The effects of soil tillage on beneficial invertebrates within the vineyard
Article first published online: 28 JUN 2008
© 2008 The Authors Journal compilation © 2008 The Royal Entomological Society
Agricultural and Forest Entomology
Volume 10, Issue 3, pages 233–243, August 2008
How to Cite
Sharley, D. J., Hoffmann, A. A. and Thomson, L. J. (2008), The effects of soil tillage on beneficial invertebrates within the vineyard. Agricultural and Forest Entomology, 10: 233–243. doi: 10.1111/j.1461-9563.2008.00376.x
- Issue published online: 10 JUL 2008
- Article first published online: 28 JUN 2008
- Accepted 15 December 2007First published online 18 June 2008
- natural enemies;
- pest control
1 Tillage, commonly used in agroecosystems, can influence the abundance of invertebrates through factors such as habitat change and food availability.
2 The effects of tillage on the composition and abundance of invertebrates were examined in a vineyard near Mildura in Victoria, Australia, focusing particularly on groups that might act as natural enemies in vineyards. We used pitfall traps at ground level and sticky traps in the canopy.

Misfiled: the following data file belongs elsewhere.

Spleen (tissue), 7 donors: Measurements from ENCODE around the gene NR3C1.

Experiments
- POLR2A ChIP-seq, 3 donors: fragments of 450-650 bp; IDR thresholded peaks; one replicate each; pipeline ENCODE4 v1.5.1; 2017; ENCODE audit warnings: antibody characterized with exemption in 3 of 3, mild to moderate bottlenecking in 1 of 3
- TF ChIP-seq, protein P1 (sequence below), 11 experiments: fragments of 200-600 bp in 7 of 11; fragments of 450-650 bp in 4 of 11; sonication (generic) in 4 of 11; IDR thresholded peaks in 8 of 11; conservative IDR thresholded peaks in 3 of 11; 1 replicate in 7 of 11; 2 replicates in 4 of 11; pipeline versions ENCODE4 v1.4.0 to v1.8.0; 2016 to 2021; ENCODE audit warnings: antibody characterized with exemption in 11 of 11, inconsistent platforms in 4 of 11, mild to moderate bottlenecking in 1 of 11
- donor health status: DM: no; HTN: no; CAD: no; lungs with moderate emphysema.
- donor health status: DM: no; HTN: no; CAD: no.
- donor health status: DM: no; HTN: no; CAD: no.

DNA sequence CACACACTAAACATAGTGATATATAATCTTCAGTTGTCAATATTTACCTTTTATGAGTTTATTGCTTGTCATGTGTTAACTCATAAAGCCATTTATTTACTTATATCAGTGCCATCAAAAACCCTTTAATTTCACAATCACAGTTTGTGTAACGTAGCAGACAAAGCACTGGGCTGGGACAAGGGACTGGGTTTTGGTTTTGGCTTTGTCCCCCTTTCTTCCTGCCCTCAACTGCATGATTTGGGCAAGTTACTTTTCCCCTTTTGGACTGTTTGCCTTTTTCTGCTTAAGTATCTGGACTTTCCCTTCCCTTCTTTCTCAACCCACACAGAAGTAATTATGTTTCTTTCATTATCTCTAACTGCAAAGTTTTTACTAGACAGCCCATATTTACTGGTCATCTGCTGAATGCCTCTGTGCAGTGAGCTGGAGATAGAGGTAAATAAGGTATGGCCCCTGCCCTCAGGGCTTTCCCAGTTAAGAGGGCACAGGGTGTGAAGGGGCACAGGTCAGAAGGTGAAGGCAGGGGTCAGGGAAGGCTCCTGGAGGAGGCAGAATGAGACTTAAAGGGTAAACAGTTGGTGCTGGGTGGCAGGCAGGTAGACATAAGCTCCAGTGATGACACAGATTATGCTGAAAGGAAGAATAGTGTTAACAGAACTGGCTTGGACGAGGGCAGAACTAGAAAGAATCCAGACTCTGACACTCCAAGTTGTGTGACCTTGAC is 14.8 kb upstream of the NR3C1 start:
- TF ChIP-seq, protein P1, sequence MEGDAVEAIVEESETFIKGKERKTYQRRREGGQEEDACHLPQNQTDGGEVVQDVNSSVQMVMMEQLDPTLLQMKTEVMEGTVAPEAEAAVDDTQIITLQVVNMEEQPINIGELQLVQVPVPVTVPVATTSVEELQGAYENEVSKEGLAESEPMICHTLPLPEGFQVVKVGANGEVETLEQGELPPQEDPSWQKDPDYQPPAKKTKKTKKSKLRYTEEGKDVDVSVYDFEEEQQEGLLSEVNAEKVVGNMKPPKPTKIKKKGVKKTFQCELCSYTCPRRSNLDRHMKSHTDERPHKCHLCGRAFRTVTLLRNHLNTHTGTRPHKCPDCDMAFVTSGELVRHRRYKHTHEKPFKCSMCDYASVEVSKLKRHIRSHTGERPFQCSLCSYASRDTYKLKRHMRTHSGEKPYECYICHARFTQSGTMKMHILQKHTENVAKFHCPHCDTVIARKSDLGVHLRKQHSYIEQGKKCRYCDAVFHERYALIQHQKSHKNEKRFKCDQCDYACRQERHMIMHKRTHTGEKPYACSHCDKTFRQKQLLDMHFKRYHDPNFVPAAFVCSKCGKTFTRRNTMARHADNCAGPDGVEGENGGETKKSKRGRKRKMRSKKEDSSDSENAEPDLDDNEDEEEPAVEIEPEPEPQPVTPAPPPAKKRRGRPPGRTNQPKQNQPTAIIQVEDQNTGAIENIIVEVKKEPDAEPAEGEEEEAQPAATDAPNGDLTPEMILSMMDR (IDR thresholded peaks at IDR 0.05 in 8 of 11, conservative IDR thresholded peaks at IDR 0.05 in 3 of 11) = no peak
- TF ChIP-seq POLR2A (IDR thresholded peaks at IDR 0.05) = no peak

3 The collections were first sorted to order. Beetles (Coleoptera) were sorted to family and ants (Hymenoptera: Formicidae) to genus.
4 Ants were the only group to be affected by tillage when all months were considered. The same genera occurred in both treatments but the abundance of several genera was reduced by tillage. Families of several beetles, including predators, increased in tilled areas. Spider, millipede, centipede and earwig numbers were decreased by tillage. In the canopy, Trichogrammatidae and other parasitoids decreased in abundance after tillage.
5 These results indicate that tillage influences the composition of invertebrates and has the potential to negatively affect the abundance of beneficial groups.